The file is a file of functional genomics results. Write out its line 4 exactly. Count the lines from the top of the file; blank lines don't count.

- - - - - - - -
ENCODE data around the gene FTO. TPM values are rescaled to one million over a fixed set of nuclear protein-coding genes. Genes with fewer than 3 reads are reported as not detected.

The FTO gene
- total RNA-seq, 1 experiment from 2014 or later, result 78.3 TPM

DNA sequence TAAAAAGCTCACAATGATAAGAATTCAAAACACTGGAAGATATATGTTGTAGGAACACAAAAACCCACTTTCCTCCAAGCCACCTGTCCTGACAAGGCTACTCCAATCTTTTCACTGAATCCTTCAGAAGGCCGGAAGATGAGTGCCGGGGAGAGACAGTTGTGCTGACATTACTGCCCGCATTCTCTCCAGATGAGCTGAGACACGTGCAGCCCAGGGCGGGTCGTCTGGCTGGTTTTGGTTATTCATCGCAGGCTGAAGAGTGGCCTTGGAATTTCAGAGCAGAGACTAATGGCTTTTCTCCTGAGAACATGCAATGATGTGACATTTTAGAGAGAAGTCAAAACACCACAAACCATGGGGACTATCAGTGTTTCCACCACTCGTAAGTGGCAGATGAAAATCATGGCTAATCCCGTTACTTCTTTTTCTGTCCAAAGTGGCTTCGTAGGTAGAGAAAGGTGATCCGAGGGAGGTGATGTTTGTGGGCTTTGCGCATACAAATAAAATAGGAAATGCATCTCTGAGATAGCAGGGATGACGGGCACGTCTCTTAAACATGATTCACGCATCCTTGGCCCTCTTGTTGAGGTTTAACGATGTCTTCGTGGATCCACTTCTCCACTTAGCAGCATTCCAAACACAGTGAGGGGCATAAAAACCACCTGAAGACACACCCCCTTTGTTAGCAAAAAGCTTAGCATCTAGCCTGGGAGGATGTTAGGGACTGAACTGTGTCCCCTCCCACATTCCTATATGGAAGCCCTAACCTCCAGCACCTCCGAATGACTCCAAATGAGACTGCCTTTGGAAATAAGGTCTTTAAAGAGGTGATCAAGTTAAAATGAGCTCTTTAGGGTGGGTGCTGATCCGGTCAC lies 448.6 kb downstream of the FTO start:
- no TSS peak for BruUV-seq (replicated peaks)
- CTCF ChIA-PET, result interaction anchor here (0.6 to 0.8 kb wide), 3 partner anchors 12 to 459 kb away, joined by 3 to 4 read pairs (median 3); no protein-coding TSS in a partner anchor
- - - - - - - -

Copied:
DNA sequence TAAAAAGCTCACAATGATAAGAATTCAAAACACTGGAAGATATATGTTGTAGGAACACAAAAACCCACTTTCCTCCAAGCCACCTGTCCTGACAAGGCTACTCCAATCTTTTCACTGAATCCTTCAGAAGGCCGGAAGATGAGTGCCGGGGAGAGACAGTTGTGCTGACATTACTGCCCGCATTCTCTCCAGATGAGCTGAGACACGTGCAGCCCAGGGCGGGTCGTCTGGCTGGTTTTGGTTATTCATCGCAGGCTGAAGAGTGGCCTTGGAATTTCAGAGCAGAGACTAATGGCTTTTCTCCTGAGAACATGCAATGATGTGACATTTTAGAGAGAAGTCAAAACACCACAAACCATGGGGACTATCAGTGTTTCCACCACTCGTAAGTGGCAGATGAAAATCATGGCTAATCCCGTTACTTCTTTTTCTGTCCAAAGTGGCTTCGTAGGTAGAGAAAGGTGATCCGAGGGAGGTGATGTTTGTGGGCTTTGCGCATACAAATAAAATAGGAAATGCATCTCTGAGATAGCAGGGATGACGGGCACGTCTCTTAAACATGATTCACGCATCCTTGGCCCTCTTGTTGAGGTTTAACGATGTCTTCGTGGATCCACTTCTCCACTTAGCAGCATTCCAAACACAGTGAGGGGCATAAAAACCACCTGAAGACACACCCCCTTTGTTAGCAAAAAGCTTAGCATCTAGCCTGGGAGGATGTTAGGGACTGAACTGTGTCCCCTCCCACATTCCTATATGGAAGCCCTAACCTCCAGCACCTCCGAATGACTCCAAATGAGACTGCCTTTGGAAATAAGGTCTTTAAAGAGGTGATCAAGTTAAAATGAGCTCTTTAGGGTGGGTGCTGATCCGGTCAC lies 448.6 kb downstream of the FTO start: